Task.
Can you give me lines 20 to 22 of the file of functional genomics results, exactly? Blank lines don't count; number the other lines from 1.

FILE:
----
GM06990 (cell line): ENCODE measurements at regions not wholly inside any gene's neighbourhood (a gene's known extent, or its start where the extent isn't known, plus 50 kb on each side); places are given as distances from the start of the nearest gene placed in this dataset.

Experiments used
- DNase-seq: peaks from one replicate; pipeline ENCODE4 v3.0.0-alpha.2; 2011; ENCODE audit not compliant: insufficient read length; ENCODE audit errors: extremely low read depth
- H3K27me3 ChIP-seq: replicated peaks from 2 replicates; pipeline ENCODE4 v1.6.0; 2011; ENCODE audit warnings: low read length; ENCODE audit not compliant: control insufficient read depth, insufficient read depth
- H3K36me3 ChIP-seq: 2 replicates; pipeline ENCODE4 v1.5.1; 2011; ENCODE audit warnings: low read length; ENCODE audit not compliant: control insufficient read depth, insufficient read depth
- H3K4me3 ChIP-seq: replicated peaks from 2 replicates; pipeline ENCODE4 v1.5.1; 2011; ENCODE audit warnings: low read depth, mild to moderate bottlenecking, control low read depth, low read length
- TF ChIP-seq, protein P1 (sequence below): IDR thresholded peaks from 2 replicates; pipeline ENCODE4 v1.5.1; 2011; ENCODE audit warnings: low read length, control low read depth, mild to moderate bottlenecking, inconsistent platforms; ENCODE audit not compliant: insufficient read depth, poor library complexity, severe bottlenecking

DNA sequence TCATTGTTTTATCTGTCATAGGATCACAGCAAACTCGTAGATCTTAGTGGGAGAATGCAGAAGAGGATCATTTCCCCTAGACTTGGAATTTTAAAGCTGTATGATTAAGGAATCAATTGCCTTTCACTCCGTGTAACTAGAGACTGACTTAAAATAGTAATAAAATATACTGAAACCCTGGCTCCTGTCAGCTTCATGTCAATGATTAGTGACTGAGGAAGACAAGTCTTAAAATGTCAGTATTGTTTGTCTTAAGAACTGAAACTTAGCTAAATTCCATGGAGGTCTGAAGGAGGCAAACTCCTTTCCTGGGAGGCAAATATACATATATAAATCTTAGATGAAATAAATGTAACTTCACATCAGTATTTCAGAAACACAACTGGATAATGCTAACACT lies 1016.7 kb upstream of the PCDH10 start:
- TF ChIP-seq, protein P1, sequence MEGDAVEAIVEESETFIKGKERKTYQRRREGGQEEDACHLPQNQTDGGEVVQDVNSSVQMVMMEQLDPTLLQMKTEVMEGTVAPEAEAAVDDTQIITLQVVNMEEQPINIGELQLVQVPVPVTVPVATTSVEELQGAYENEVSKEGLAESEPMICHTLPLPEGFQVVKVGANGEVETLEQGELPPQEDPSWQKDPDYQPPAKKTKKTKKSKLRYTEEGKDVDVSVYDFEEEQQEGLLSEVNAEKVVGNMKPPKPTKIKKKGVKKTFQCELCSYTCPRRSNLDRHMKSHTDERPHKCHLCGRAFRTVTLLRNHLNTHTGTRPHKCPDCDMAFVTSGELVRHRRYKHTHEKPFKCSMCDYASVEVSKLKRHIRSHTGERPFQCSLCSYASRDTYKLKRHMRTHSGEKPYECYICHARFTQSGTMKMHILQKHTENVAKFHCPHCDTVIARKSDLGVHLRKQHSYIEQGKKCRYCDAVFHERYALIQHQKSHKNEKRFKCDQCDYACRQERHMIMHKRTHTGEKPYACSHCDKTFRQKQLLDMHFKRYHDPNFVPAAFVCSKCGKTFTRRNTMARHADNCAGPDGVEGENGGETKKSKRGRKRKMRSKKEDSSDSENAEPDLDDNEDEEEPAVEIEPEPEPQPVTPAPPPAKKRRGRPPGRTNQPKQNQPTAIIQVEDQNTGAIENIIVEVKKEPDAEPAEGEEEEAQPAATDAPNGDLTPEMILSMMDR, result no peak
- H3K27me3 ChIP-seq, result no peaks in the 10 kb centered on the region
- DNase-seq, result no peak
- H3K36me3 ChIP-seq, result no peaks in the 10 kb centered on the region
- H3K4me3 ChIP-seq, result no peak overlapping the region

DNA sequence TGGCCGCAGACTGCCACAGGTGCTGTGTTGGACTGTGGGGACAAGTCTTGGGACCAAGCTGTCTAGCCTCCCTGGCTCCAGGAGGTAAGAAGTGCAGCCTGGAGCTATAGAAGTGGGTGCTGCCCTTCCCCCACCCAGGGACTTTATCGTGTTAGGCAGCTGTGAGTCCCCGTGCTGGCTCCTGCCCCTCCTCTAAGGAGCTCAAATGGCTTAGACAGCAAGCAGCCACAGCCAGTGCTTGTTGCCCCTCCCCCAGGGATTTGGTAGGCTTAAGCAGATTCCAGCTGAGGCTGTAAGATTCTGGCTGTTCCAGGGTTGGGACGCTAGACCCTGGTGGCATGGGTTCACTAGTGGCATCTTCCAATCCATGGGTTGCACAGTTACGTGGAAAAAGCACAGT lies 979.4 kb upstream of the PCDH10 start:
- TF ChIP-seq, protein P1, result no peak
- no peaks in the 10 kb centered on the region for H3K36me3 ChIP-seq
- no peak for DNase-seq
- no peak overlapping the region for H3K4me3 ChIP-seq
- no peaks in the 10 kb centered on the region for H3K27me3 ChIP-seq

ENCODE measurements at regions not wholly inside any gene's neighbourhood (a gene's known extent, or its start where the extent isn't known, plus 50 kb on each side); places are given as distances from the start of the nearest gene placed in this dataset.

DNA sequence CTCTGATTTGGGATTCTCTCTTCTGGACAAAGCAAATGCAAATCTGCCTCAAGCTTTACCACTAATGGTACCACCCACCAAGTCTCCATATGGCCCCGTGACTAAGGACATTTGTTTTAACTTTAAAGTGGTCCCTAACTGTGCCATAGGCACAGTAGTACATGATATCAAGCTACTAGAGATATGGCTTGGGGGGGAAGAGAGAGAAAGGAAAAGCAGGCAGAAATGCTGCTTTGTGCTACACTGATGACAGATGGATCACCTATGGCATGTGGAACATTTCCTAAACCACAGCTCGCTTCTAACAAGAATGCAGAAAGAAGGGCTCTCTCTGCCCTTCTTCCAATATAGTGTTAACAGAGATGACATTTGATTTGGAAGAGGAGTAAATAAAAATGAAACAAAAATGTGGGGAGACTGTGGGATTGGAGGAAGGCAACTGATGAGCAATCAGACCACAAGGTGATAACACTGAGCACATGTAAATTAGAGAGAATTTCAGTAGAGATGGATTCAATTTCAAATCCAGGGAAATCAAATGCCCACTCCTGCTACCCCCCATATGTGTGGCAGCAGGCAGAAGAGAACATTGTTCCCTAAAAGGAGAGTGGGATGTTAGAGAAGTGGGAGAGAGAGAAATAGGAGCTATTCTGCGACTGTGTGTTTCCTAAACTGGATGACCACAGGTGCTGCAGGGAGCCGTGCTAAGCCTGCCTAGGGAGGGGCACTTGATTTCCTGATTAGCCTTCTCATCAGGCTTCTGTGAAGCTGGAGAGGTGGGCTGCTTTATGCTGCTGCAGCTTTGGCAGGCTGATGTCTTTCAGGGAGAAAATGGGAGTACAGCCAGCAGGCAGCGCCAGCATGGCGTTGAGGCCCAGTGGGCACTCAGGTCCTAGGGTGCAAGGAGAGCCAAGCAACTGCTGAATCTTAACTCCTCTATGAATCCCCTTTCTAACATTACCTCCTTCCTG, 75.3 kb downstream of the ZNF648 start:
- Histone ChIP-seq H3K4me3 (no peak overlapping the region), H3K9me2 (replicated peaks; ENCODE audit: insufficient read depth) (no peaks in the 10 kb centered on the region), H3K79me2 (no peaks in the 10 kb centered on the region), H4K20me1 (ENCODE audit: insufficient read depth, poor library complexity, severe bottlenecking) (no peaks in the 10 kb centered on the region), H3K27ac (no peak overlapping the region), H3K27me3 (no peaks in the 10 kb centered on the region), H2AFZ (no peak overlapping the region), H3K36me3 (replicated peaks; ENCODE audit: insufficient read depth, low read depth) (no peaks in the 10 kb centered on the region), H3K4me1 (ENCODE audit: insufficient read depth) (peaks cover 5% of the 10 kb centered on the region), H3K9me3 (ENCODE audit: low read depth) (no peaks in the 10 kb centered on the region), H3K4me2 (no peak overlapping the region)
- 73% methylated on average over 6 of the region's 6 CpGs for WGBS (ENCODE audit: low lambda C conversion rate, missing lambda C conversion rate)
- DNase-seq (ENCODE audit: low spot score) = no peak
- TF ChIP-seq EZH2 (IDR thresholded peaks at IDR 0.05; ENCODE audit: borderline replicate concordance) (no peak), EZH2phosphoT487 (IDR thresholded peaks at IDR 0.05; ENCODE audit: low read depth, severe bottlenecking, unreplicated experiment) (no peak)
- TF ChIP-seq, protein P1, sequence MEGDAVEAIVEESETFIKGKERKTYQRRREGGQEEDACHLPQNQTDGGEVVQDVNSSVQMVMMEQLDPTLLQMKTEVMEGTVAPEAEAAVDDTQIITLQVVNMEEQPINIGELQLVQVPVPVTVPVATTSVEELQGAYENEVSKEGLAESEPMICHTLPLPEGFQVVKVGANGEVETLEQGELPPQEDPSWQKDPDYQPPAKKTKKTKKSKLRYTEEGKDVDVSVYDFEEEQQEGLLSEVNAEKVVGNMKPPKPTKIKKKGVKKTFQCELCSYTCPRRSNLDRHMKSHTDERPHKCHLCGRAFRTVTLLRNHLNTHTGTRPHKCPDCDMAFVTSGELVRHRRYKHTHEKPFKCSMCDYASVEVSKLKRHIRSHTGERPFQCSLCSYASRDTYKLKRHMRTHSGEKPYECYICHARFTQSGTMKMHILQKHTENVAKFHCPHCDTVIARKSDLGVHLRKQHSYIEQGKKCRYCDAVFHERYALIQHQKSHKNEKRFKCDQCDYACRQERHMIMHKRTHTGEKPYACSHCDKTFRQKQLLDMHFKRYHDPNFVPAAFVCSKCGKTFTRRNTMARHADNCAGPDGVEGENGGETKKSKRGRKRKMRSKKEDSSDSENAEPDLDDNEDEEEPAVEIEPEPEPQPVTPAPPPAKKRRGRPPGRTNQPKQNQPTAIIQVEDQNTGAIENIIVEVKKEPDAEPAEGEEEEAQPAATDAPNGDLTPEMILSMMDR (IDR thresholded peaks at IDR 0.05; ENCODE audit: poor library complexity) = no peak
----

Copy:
ENCODE measurements at regions not wholly inside any gene's neighbourhood (a gene's known extent, or its start where the extent isn't known, plus 50 kb on each side); places are given as distances from the start of the nearest gene placed in this dataset.

DNA sequence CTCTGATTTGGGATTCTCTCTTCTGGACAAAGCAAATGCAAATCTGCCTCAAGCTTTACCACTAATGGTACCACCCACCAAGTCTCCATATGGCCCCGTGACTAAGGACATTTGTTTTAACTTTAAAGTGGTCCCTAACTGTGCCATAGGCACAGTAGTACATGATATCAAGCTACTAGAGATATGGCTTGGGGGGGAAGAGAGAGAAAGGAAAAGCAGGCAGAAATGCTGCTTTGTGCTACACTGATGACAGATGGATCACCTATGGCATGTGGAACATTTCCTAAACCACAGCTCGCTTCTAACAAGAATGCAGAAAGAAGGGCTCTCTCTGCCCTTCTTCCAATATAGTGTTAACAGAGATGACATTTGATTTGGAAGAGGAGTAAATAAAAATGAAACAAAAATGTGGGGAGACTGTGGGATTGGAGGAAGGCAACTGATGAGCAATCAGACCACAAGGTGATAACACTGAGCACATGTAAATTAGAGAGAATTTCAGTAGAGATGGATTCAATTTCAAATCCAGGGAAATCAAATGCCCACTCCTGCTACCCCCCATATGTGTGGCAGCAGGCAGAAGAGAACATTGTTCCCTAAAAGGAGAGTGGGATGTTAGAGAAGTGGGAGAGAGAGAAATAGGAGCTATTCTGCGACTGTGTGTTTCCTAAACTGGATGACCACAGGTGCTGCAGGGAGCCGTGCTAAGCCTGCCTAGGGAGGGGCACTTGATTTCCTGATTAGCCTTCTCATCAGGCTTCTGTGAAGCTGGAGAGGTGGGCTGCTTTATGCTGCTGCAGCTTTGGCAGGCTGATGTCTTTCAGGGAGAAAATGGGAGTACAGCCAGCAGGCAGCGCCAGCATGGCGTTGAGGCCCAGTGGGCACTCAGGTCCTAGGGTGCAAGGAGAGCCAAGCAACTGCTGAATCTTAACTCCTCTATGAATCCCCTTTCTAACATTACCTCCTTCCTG, 75.3 kb downstream of the ZNF648 start:
- Histone ChIP-seq H3K4me3 (no peak overlapping the region), H3K9me2 (replicated peaks; ENCODE audit: insufficient read depth) (no peaks in the 10 kb centered on the region), H3K79me2 (no peaks in the 10 kb centered on the region), H4K20me1 (ENCODE audit: insufficient read depth, poor library complexity, severe bottlenecking) (no peaks in the 10 kb centered on the region), H3K27ac (no peak overlapping the region), H3K27me3 (no peaks in the 10 kb centered on the region), H2AFZ (no peak overlapping the region), H3K36me3 (replicated peaks; ENCODE audit: insufficient read depth, low read depth) (no peaks in the 10 kb centered on the region), H3K4me1 (ENCODE audit: insufficient read depth) (peaks cover 5% of the 10 kb centered on the region), H3K9me3 (ENCODE audit: low read depth) (no peaks in the 10 kb centered on the region), H3K4me2 (no peak overlapping the region)